Thinking back on when I first began trying to get pregnant, I recall conversations before, during and after visits to the OB/GYN between my husband and I as we weighed our options for conceiving the child we’d talked about so many times. In my early 20’s, I found out that I have a syndrome which would likely give me about a 20 percent chance of getting pregnant. To say we were devastated is an understatement. We were crushed.

My well-intentioned doctor, who sees couples like us all the time, was quick to offer a prescription for an infertility drug. When asked about potential side effects, the doctor quipped, “Twins!” That side-effect alone was enough to scare us, so I never filled the prescription. We decided we would commit to trying naturally for at least a year.

Fast-forward five months to a day I won’t soon forget. I took one of those home pregnancy tests that you can barely make sense of on a good day, let alone in a dark bathroom at 6 a.m. Pretty sure I read the instructions about the single line and double line a trillion times after the stick showed double lines. “No way,” I thought. “This cannot be right. Oh my goodness, I think I’m actually pregnant.” I proceeded to the couch to sit with our new Great Dane, in whom I confided my new secret.

We visited our doctor, who confirmed the pregnancy. What followed was several stressful weeks of worrying because the doctor and nurse repeatedly told me I would likely miscarry due to the hCG numbers not doubling as they should have been.

Well, I can tell you one thing. We proved each of them wrong, because I gave birth to that beautiful baby boy in May 2010. He had ten fingers and ten toes. He was perfect.

Soon, however, things just didn’t seem right. From the infancy stage, we recognized behaviors that just seemed “off.” He slept all day and was up all night crying. That doesn’t sound too unusual, right? Right. Until you factor in that touching or cuddling him to calm him only seemed to agitate him and make him cry harder and longer. Being a first-time mom, I didn’t think much of this except that I was frustrated. I was feeling like a failure. Nothing I did would calm him except rocking, and even that only worked sometimes. As he grew older, we noticed more and more delays that became as obvious as a smack in the face at each well visit. We always had to fill out a “milestone survey” to assess his development. Each time (even to this day), I’m never able to complete the entire survey because you have to stop once you have circled three “no” responses.  Each time, this seemingly innocuous exercise gets me choked up.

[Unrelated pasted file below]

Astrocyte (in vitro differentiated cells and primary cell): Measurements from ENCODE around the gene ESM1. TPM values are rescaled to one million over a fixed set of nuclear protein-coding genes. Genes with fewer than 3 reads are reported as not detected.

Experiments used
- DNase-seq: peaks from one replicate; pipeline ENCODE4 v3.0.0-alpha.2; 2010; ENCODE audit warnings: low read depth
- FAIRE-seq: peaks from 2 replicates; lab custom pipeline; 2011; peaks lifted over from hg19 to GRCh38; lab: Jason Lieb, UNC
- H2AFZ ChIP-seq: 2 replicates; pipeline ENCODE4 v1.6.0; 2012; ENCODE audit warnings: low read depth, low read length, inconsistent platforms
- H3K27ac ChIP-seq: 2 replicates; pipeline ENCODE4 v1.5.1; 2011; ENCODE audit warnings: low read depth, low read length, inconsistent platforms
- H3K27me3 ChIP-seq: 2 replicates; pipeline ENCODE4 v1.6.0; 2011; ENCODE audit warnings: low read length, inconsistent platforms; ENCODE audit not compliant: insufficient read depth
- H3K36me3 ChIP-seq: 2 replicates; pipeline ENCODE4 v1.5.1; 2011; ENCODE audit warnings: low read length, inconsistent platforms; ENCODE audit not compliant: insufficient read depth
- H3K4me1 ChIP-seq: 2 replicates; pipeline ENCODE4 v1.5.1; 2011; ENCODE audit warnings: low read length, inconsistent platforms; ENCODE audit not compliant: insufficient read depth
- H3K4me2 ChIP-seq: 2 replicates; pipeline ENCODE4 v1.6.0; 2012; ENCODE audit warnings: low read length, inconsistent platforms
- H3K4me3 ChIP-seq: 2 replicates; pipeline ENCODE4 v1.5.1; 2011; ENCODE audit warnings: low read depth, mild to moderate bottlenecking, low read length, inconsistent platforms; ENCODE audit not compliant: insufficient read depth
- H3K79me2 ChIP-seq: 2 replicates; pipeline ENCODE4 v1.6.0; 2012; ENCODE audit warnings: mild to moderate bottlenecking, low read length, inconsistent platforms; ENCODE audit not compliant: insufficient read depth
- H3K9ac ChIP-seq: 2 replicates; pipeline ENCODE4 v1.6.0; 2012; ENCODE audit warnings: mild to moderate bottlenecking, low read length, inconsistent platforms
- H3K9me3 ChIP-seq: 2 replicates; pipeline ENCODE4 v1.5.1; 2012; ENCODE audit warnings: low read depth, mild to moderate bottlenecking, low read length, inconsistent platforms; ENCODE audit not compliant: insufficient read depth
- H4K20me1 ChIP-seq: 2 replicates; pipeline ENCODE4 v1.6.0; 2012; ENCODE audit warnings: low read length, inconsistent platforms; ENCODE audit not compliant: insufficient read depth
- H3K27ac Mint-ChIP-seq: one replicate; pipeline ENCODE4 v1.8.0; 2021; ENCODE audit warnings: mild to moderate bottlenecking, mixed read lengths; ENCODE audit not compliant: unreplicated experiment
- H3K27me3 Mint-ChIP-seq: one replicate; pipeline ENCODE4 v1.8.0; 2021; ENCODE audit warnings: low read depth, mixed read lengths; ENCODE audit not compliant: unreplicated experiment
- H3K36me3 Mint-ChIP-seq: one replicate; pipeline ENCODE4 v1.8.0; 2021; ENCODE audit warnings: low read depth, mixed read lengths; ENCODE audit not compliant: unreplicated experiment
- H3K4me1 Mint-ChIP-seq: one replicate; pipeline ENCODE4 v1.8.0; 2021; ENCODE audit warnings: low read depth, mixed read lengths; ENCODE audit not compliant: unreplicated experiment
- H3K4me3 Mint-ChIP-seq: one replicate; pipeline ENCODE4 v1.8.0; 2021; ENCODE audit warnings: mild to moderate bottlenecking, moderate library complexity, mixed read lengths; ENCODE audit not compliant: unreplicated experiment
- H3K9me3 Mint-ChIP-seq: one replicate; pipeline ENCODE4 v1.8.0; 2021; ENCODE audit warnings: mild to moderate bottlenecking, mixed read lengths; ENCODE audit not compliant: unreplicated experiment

After multiple assessments during and between well visits, we were referred to a state-funded early intervention program. They assess your child for developmental delays and will enroll him or her into the program if your child is under age 3 and meets the designated criteria. Since our son was just barely walking and pulling himself up at 21 months old and since he was still not speaking, he qualified for the program with no problem. He began receiving OT (occupational therapy), PT (physical therapy), speech therapy and an in-home early interventionist who worked with him on a combination of all three.

After months of various therapies, we continued to hear the phrase “sensory processing disorder.” Throughout this time, everyone kind of tiptoed around the autism diagnosis. In retrospect, I believe that those who were working closely with our family didn’t feel we would be able to hear the “A” word.  These people, who became like family to us, seemed to know us better than we knew ourselves.

As our son was rapidly approaching age 3, he had to be evaluated by a behavioral psychologist to receive a formal diagnosis that would follow him into the public school system. After several visits that encompassed surveys, evaluations and lots of paperwork, it came. The formal diagnosis was given to us in the same room in which our son had been evaluated. It was a square room that somewhat resembled a preschool classroom, yet felt way more clinical. My palms were sweaty and my heart was racing as the psychologist detailed all that led up to his final conclusion. All I can remember hearing was: 1) Your son is on the autism spectrum, and 2) Your son’s developmental age is 4 months. I’m not sure which of those two statements was more difficult to hear in that moment — to be told that your almost 3-year-old child is functioning developmentally as a 4-month-old is devastating. In that moment, I wanted to scream at the doctor and call him a liar. He may as well have driven a knife through our hearts because that’s how we felt when hearing our child was autistic. Denial, yep, we were right there.